Personal special knowledge of their chosen vocation or learning definitely helps them take better informed calls in and around those disciplines better than others. However, his choice of alternatives depends on his options that are likely to be those more endorsed by the common man who trust him rather than his trust in the acute expertise of the proponents of the proposal. The considered endorsement from a diversity of actors who have regionally granulated experience of the question is a far superior test deck rather than those of ideologically same-feathered lateral inductees or pro bono advisors as several watershed reforms that did not entirely satisfy the intention have shown.
Asthana’s comparisons of leadership in the United States Urban Policing actually goes to disprove his main argument which is that the civil service system needs to be improved (by reducing importance) through lateral recruitment at senior levels. He would argue that a foot-patrol man selected through rigorous internal departmental examinations or screening is the best bet for a two year term as New York City Police Commissioner.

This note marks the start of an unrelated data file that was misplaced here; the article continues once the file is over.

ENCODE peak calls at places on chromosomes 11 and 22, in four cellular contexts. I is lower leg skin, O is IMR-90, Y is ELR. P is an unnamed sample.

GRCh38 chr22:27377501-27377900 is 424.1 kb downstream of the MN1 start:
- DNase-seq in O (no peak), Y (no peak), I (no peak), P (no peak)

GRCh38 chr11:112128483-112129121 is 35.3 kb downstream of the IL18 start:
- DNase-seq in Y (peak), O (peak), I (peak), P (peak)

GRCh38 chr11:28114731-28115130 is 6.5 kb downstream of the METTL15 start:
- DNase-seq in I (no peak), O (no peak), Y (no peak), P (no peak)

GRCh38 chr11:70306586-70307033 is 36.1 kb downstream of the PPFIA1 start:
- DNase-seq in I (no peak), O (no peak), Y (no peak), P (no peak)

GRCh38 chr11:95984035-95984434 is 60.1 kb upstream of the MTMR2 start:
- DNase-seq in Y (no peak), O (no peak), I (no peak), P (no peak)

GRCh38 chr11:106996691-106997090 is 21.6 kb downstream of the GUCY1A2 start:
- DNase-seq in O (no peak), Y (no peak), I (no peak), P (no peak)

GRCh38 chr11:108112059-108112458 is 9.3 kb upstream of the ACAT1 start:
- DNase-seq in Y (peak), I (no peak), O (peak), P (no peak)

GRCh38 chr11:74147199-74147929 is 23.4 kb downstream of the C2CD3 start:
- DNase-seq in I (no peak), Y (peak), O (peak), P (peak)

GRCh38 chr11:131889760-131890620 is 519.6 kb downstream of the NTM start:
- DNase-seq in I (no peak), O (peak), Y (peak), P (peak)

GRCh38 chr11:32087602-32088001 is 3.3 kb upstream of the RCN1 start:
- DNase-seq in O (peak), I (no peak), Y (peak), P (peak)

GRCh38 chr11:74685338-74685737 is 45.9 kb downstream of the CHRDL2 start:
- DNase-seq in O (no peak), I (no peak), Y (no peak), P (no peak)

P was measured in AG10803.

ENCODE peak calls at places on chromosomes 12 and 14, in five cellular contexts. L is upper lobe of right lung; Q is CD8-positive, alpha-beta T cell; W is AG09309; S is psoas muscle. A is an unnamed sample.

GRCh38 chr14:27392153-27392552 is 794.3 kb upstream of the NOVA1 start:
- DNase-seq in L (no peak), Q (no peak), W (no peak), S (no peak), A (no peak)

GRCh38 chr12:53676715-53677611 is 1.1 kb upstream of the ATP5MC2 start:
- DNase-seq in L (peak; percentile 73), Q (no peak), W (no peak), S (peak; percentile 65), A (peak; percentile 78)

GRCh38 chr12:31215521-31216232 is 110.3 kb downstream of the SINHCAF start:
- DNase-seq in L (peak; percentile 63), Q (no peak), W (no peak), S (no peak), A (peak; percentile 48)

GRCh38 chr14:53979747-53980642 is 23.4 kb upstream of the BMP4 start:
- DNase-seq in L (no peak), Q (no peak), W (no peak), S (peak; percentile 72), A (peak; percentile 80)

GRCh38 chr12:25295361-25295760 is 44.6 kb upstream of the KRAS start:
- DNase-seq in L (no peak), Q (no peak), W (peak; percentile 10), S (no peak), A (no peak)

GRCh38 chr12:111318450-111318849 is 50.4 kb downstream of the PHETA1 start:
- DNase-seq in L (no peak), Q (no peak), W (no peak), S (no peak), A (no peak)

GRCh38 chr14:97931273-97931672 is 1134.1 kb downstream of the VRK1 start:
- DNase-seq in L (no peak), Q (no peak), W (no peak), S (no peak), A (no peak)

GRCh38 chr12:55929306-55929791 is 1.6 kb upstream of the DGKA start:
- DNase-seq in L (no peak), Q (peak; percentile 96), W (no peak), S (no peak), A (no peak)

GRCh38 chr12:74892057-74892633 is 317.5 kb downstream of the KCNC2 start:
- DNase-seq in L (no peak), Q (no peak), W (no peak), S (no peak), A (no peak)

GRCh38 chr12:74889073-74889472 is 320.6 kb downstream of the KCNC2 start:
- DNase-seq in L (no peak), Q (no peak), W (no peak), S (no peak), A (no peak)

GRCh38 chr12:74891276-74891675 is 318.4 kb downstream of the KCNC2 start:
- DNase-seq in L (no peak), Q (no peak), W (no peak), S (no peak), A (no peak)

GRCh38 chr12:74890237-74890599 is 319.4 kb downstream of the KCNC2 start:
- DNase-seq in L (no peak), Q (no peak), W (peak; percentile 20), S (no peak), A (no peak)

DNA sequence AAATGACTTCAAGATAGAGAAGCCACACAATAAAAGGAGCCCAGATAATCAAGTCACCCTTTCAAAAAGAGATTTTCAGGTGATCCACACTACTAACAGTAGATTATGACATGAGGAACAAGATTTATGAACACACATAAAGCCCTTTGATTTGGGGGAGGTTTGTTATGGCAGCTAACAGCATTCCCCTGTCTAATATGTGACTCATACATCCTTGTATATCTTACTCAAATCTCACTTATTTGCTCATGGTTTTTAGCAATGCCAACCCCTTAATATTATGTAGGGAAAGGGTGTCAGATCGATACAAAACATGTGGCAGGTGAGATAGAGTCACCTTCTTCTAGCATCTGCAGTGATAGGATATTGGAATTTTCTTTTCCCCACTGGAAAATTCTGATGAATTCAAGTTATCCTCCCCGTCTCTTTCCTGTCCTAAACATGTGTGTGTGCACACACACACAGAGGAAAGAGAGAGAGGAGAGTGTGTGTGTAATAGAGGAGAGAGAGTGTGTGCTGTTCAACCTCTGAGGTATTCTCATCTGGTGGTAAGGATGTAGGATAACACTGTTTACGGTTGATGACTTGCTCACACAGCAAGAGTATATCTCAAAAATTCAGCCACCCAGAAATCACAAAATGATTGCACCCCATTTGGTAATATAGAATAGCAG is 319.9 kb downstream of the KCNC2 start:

Firstly, the New York’s Commissioner of Police is a discretionary political appointment made by the mayor of the city subject to rules and precedent made by the city. Regional policing in the US is a city subject reflecting its aboriginal rights in the colonies which formed the federation. The US Constitution and its machinery has evolved in a gap filling nature and predominantly prohibits the US federal government from entering and regulating the lives of the citizens.
Indian city administrations are mandated by a later amendment in the Indian Constitution and the constitutional Mayor in India is only 25 years old. Would Asthana recommend the selection of City Police Commissioner at the discretion of the city mayor from its constabulary? Firstly, law and order administration in India is not yet devolved to the local bodies.